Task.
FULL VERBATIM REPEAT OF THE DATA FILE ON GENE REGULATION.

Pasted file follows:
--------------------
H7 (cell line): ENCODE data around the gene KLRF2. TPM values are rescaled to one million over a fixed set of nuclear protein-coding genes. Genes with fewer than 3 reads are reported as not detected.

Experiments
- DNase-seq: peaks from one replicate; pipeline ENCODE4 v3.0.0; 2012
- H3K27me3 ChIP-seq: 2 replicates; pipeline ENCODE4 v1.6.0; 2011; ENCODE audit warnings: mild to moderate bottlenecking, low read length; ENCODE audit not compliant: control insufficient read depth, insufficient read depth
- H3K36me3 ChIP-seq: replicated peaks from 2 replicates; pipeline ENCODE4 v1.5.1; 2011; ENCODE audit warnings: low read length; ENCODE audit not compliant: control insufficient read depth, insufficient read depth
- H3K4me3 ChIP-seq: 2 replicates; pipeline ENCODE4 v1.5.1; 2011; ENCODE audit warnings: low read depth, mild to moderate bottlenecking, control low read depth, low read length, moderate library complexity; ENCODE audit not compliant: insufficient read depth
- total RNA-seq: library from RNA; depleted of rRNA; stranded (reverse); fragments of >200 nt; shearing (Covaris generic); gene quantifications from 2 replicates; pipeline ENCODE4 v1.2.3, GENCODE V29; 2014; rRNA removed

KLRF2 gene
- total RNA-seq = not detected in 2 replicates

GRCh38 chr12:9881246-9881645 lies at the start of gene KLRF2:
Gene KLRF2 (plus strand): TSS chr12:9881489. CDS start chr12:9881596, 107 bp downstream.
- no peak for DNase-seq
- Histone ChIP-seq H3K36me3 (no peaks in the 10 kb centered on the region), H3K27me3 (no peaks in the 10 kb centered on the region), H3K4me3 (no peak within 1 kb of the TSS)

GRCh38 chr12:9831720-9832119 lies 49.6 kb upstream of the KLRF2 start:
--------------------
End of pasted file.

H7 (cell line): ENCODE data around the gene KLRF2. TPM values are rescaled to one million over a fixed set of nuclear protein-coding genes. Genes with fewer than 3 reads are reported as not detected.

Experiments
- DNase-seq: peaks from one replicate; pipeline ENCODE4 v3.0.0; 2012
- H3K27me3 ChIP-seq: 2 replicates; pipeline ENCODE4 v1.6.0; 2011; ENCODE audit warnings: mild to moderate bottlenecking, low read length; ENCODE audit not compliant: control insufficient read depth, insufficient read depth
- H3K36me3 ChIP-seq: replicated peaks from 2 replicates; pipeline ENCODE4 v1.5.1; 2011; ENCODE audit warnings: low read length; ENCODE audit not compliant: control insufficient read depth, insufficient read depth
- H3K4me3 ChIP-seq: 2 replicates; pipeline ENCODE4 v1.5.1; 2011; ENCODE audit warnings: low read depth, mild to moderate bottlenecking, control low read depth, low read length, moderate library complexity; ENCODE audit not compliant: insufficient read depth
- total RNA-seq: library from RNA; depleted of rRNA; stranded (reverse); fragments of >200 nt; shearing (Covaris generic); gene quantifications from 2 replicates; pipeline ENCODE4 v1.2.3, GENCODE V29; 2014; rRNA removed

KLRF2 gene
- total RNA-seq = not detected in 2 replicates

GRCh38 chr12:9881246-9881645 lies at the start of gene KLRF2:
Gene KLRF2 (plus strand): TSS chr12:9881489. CDS start chr12:9881596, 107 bp downstream.
- no peak for DNase-seq
- Histone ChIP-seq H3K36me3 (no peaks in the 10 kb centered on the region), H3K27me3 (no peaks in the 10 kb centered on the region), H3K4me3 (no peak within 1 kb of the TSS)

GRCh38 chr12:9831720-9832119 lies 49.6 kb upstream of the KLRF2 start: